PR.com: (Laughs) Exactly, it’s true.

Henry Louis Gates, Jr.: He said, do German Jews. The Germans kept fantastic records even in the worst times.

PR.com: I just watched a great deal of your finale episode where you research the Hispanic heritage of actors Adrian Grenier, Michelle Rodriguez and broadcast journalist, Linda Chavez.

Henry Louis Gates, Jr. with Martha Stewart in Finding Your Roots
Henry Louis Gates, Jr. with Martha Stewart in Finding Your Roots

Henry Louis Gates, Jr.: That one is full of surprises, both on the paper trail and in terms of DNA. I have Michelle Rodriguez guess her DNA and it turns out that she is 21% black and only 6% Native American. Just like everybody from The Dominican Republic she’s half Puerto Rican and half Dominican, and she thought her Native American ancestry was much higher. This is a myth of many black Americans. Black Americans think they have a high percentage of Native American ancestry. And the people from the Dominican Republic on the east side think they have a large amount of Taino ancestry, and they don’t. The Taino people were reduced to 500 people by 1550, because of Columbus and the people who came with him and the diseases they brought with them, particularly smallpox. But they all have a much higher percentage of African ancestry than they ever thought they had, or wanted to have (laughs).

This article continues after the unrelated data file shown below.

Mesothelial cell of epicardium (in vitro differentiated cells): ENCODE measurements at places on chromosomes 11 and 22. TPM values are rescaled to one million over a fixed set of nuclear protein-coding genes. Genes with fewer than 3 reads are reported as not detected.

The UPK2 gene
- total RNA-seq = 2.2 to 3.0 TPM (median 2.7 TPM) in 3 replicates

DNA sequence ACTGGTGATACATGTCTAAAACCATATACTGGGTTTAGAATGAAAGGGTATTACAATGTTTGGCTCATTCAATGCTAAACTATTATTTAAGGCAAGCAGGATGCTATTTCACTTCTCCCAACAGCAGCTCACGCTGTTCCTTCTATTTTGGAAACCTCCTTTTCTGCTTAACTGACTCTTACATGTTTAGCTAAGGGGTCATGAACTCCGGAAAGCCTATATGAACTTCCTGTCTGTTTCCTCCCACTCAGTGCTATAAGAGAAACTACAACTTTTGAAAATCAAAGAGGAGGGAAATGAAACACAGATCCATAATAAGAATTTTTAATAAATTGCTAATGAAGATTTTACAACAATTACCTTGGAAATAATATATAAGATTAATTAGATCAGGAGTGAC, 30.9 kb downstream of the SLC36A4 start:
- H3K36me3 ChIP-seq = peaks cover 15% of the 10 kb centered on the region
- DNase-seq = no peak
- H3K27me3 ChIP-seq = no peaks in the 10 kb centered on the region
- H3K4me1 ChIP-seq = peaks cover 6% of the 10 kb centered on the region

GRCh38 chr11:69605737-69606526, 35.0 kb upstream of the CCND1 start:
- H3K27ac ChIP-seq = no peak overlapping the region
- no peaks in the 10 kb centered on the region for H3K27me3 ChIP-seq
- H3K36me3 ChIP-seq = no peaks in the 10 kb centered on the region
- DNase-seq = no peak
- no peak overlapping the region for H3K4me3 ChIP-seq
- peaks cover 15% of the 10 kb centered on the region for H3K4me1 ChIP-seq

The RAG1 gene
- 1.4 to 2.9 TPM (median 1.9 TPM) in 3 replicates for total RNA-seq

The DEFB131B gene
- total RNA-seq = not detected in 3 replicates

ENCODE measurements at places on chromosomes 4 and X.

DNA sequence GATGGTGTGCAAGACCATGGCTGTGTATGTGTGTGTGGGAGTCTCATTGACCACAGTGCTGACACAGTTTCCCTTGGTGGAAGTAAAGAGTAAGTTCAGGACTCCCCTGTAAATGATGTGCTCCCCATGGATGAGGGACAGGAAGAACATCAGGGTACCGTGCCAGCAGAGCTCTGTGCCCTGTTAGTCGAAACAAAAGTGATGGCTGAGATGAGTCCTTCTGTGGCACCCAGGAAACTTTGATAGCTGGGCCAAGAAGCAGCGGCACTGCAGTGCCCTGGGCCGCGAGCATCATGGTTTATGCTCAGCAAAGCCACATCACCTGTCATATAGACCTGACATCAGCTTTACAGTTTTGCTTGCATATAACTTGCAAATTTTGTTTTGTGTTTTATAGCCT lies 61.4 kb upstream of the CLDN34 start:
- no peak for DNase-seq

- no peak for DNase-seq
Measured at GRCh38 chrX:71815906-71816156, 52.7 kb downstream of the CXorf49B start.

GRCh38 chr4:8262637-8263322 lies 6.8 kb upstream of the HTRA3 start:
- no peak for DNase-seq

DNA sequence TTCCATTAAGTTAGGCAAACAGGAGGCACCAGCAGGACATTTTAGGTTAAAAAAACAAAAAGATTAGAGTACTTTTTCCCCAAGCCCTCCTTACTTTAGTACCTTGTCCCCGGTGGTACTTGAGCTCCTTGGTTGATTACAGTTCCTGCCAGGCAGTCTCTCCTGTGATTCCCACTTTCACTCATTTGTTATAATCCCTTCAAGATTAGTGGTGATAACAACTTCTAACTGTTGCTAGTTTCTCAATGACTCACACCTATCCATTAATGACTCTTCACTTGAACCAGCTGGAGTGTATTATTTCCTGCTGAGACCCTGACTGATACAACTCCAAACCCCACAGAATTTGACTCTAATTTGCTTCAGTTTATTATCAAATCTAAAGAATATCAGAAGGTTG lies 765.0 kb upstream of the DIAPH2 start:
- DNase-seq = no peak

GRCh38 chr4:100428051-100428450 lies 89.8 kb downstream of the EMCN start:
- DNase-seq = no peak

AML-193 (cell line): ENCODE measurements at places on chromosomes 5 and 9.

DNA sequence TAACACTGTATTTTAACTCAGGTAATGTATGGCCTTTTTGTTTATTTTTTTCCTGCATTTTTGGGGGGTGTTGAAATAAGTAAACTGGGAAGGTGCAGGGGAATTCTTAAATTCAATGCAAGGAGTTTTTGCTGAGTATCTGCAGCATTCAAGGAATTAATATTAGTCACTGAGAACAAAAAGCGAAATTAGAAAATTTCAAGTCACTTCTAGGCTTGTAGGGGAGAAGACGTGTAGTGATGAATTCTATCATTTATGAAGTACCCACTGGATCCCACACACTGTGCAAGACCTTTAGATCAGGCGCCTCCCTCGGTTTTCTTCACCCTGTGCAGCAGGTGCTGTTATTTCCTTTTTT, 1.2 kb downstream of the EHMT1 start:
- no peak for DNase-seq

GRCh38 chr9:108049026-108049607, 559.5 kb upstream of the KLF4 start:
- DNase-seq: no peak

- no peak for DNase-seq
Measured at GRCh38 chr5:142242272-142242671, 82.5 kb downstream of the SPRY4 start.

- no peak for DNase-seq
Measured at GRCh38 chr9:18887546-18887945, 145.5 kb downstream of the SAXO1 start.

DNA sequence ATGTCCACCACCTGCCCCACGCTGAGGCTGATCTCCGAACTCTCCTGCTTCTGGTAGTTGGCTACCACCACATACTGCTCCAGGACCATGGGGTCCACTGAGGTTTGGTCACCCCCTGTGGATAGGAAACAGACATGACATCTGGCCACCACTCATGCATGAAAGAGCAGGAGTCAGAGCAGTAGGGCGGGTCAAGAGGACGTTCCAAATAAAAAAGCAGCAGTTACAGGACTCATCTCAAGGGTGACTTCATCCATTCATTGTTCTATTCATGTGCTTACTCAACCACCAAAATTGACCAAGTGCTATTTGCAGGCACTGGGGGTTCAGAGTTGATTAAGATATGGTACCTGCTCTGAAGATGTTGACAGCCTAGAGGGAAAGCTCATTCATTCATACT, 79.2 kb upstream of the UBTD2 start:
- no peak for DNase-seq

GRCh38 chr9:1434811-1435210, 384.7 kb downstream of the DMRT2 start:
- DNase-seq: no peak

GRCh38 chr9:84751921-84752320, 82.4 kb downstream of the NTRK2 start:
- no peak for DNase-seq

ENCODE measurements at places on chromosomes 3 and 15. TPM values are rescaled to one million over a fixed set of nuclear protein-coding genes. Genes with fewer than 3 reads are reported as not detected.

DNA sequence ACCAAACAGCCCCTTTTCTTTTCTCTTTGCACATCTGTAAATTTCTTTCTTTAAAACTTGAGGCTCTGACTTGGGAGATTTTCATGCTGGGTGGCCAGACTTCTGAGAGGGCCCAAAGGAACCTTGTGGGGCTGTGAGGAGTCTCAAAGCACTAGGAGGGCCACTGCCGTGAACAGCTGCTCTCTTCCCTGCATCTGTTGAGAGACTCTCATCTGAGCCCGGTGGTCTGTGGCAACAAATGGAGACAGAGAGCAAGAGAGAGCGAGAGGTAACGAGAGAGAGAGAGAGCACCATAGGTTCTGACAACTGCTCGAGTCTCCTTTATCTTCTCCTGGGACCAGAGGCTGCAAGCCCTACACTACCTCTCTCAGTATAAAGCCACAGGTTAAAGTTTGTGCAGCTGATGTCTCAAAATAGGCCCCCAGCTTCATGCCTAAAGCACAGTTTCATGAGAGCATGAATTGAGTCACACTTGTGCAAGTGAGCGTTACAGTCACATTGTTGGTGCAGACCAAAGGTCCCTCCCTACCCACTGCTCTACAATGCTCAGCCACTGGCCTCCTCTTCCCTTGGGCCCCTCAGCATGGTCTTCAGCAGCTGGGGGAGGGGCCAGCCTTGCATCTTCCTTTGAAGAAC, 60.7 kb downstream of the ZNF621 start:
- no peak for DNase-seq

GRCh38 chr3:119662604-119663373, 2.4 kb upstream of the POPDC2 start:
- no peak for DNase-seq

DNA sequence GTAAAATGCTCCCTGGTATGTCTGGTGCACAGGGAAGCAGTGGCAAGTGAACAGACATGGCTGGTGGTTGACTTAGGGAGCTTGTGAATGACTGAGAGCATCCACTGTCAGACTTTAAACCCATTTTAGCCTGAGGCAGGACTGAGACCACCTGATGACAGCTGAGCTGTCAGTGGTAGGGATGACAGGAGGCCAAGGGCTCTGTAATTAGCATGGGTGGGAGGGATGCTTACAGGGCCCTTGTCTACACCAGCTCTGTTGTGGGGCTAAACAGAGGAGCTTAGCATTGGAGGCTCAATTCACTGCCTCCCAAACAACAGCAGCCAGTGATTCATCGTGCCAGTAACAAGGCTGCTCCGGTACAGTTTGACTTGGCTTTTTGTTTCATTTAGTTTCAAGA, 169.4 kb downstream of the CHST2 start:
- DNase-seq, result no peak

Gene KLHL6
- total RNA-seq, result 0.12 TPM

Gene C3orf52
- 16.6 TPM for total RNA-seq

PR.com: Adrian Grenier who is of Hispanic origin on his mother’s side, did have some considerable Native American ancestry, correct?